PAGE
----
2. Keep your hands on your hips as you bend your knees and lower your hips, sitting in an invisible chair.
  3. Check that you can still see your toes when you look down. If not, shift your hips back while keeping a straight spine.
  4. Ground into both feet and engage the thigh and core muscles. Reach your arms overhead, bringing the upper arms close to your ears.
  5. Keep your gaze forward and look straight ahead or up to your hands. Hold for five breaths, then straighten your legs to release.
Female yogi practicing wide leg forward bend.

Forward folds are typically cooling asanas, so Kapha types should opt for standing versions. 

The Revolved Wide-Legged Forward Bend is an active forward fold that generates heat. Moreover, the twisting element stimulates digestion and opens the chest rather than compressing it.

  1. Step your feet wide apart with the toes turned slightly inward.
  2. Place your hands on your hips. As you inhale, lengthen the spine, and as you exhale, fold forward, tilting from the hips.
  3. Place your left palm on the mat or a block directly under your head. Pull your right shoulder back to open your chest to the right side.
  4. Next, reach your right arm up, bringing both arms into one straight line.
  5. Keep drawing the right shoulder back as you turn your head to look at the top hand. 
  6. Hold here for 5-10 breaths, release the right arm, then reach the left arm up to twist to the left. 
Female yogi practicing headstand.

Inversions like the Headstand bring the head below the heart, stimulating circulation and creating a feeling of lightness in the body. They also send fresh blood to the brain, increasing energy and mental clarity while dispelling brain fog and lethargy. 

  1. In a kneeling position, clasp your hands and place the sides of the pinky fingers into the mat. The elbows should be shoulder distance apart.
  2. The clasped hands serve as a nest for your head. So ensure the clasp is not too tight and tuck the bottom pinky finger in.
  3. Press your forearms into the ground as you lower your head. Press the crown into the mat with the back of the head against the ‘nest.'
  4. Next, lift your knees, straighten your legs, and walk your feet in until the hips stack directly over your head.
  5. If this is enough, stay here, pressing firmly into the arms to reduce pressure on the head.
  6. To go further, bend one knee into the chest and then the other so both legs are off the ground.
  7. Stabilize your core, and if you feel steady, you can extend one or both legs up, bringing your feet directly over the hips.
  8. Hold here for up to 10 breaths, then release with control by bending the knees first. Take a few moments sitting on your heels as a counterpose.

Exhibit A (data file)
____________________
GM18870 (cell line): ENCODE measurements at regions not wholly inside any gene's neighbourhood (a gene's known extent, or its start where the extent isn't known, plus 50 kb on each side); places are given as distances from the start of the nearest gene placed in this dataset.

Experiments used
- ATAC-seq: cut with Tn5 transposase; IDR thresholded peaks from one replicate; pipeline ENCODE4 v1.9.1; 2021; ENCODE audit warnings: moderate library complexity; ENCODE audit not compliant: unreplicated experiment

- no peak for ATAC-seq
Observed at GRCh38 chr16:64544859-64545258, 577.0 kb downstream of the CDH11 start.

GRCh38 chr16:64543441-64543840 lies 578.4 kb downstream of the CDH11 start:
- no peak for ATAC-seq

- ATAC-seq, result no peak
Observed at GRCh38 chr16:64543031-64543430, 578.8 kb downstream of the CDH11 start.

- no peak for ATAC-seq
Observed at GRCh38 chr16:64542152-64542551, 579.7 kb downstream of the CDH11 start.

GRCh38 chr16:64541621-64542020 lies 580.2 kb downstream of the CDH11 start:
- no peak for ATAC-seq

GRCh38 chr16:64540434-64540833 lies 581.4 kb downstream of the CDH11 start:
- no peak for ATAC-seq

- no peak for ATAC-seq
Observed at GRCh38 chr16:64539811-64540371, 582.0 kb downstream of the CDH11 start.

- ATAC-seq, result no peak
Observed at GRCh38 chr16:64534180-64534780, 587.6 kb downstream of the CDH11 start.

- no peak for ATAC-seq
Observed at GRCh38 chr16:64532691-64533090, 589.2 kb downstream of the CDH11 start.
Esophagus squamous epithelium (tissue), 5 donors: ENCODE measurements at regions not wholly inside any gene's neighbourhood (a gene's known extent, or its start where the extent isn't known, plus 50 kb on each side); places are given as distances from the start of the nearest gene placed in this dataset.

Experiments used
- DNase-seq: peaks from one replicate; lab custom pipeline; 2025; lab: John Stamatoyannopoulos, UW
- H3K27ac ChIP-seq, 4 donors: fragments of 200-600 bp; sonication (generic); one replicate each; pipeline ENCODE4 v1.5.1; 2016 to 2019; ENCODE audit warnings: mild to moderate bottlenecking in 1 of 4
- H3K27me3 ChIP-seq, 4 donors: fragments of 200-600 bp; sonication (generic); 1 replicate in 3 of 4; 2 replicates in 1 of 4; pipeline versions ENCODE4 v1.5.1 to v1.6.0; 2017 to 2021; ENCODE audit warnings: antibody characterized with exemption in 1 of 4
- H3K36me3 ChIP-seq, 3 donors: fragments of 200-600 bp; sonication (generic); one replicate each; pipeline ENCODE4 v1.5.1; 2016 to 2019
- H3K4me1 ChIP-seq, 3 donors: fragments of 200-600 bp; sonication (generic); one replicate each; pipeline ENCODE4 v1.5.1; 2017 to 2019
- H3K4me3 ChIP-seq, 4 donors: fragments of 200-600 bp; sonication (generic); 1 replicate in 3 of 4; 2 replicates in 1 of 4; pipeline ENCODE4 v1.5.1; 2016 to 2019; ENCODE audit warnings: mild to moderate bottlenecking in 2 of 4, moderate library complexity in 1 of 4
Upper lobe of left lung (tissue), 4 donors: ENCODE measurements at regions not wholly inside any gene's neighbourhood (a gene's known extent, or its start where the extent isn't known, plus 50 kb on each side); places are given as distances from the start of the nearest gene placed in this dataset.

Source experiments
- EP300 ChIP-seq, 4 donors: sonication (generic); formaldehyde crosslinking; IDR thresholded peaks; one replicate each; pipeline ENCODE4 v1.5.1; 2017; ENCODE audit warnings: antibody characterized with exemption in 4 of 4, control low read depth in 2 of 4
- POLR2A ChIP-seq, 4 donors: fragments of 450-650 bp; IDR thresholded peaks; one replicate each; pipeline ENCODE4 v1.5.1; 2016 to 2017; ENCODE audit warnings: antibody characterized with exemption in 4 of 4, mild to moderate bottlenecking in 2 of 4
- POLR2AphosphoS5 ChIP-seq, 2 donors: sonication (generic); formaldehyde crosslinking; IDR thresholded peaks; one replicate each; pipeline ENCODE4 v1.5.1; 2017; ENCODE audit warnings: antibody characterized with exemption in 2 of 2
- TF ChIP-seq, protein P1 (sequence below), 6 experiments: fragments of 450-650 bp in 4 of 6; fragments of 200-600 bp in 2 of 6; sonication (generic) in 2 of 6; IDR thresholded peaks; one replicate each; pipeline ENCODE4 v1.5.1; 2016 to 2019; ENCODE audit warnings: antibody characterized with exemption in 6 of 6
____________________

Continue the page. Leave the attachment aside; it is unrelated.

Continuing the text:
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The Kapha dosha is associated with the earth and water elements and is described as slow, cold, heavy, and steady. Kapha carries a calm, contained, and grounded energy and governs structure and cohesiveness.

According to Ayurveda, Kapha is responsible for tissue development, cell hydration, and joint lubrication within our bodies. It also promotes physical strength and a calm, grounded mental state.

When the Kapha dosha is balanced, we are patient, calm, and centered, with strong bones and joints and a healthy immune system. 

We appear empathetic, caring, and trusting to others, though we may be known for taking our sweet time to get things done.

The primary sign of excess Kapha is lethargy. Excess Kapha makes us feel heavy, sluggish, and lacking motivation to do anything.

  • Lack of energy (sometimes to the point of struggling to get out of bed)
  • Feeling tired no matter how much sleep we get
  • Slow metabolism
  • Weight gain
  • Mucus buildup or congestion
  • Breathing issues like asthma or allergies

Mentally, excessive Kapha can make you feel:

  • Sad or depressed
  • Lacking motivation
  • Procrastination
  • Lazy
  • Mentally tired
  • Resistant to change

Yoga for Kapha dosha can awaken your body and mind by generating heat, boosting circulation, and clearing brain fog. But as slow, gentle yoga can cause further Kapha imbalance, opt for fast-paced, dynamic styles like Vinyasa, Ashtanga, and Hot yoga.

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Gemma is a Certified Yoga Teacher of over 5 years. Aside from being a CYT 200, Gemma is also certified in Yin and Yoga Nidra. Gemma is passionate about sharing her expertise of yoga and wellness through words, guiding others along the path of personal and spiritual development. She is in LOVE with everything related to personal-growth and psychology. Aside from helping others find more peace and stillness, Gemma runs a kitten rescue project in Thailand, where she is currently residing. Gemma can be reached at, or you can connect with Gemma on LinkedIn.